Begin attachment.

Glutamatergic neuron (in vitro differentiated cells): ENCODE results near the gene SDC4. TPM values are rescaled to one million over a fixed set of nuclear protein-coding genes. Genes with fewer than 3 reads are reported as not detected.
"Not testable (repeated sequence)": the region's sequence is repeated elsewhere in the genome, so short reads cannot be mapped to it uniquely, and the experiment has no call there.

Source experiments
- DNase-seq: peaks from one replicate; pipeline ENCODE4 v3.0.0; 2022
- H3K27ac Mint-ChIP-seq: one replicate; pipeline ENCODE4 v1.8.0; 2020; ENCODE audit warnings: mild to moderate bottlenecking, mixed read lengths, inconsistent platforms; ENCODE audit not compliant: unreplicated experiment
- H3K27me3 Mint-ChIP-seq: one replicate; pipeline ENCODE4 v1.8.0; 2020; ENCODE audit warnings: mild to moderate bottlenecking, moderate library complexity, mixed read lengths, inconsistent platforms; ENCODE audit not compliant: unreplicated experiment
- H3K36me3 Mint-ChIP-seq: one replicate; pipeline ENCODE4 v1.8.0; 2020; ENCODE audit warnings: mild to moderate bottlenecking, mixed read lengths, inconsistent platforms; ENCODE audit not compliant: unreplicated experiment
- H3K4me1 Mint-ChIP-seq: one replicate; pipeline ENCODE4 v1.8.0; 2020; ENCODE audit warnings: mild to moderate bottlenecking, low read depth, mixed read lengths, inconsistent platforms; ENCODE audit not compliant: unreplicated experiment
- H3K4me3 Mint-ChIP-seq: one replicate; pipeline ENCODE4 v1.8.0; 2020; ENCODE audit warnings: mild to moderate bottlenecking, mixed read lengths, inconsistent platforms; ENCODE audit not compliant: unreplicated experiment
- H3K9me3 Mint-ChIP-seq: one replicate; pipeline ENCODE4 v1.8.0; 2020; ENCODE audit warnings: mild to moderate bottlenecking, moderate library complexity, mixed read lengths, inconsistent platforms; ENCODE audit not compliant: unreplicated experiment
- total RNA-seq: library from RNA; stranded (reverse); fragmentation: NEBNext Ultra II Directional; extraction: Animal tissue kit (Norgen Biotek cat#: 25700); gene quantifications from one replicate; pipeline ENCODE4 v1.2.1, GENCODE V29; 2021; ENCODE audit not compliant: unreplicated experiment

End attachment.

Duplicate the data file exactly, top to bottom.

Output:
Glutamatergic neuron (in vitro differentiated cells): ENCODE results near the gene SDC4. TPM values are rescaled to one million over a fixed set of nuclear protein-coding genes. Genes with fewer than 3 reads are reported as not detected.
"Not testable (repeated sequence)": the region's sequence is repeated elsewhere in the genome, so short reads cannot be mapped to it uniquely, and the experiment has no call there.

Source experiments
- DNase-seq: peaks from one replicate; pipeline ENCODE4 v3.0.0; 2022
- H3K27ac Mint-ChIP-seq: one replicate; pipeline ENCODE4 v1.8.0; 2020; ENCODE audit warnings: mild to moderate bottlenecking, mixed read lengths, inconsistent platforms; ENCODE audit not compliant: unreplicated experiment
- H3K27me3 Mint-ChIP-seq: one replicate; pipeline ENCODE4 v1.8.0; 2020; ENCODE audit warnings: mild to moderate bottlenecking, moderate library complexity, mixed read lengths, inconsistent platforms; ENCODE audit not compliant: unreplicated experiment
- H3K36me3 Mint-ChIP-seq: one replicate; pipeline ENCODE4 v1.8.0; 2020; ENCODE audit warnings: mild to moderate bottlenecking, mixed read lengths, inconsistent platforms; ENCODE audit not compliant: unreplicated experiment
- H3K4me1 Mint-ChIP-seq: one replicate; pipeline ENCODE4 v1.8.0; 2020; ENCODE audit warnings: mild to moderate bottlenecking, low read depth, mixed read lengths, inconsistent platforms; ENCODE audit not compliant: unreplicated experiment
- H3K4me3 Mint-ChIP-seq: one replicate; pipeline ENCODE4 v1.8.0; 2020; ENCODE audit warnings: mild to moderate bottlenecking, mixed read lengths, inconsistent platforms; ENCODE audit not compliant: unreplicated experiment
- H3K9me3 Mint-ChIP-seq: one replicate; pipeline ENCODE4 v1.8.0; 2020; ENCODE audit warnings: mild to moderate bottlenecking, moderate library complexity, mixed read lengths, inconsistent platforms; ENCODE audit not compliant: unreplicated experiment
- total RNA-seq: library from RNA; stranded (reverse); fragmentation: NEBNext Ultra II Directional; extraction: Animal tissue kit (Norgen Biotek cat#: 25700); gene quantifications from one replicate; pipeline ENCODE4 v1.2.1, GENCODE V29; 2021; ENCODE audit not compliant: unreplicated experiment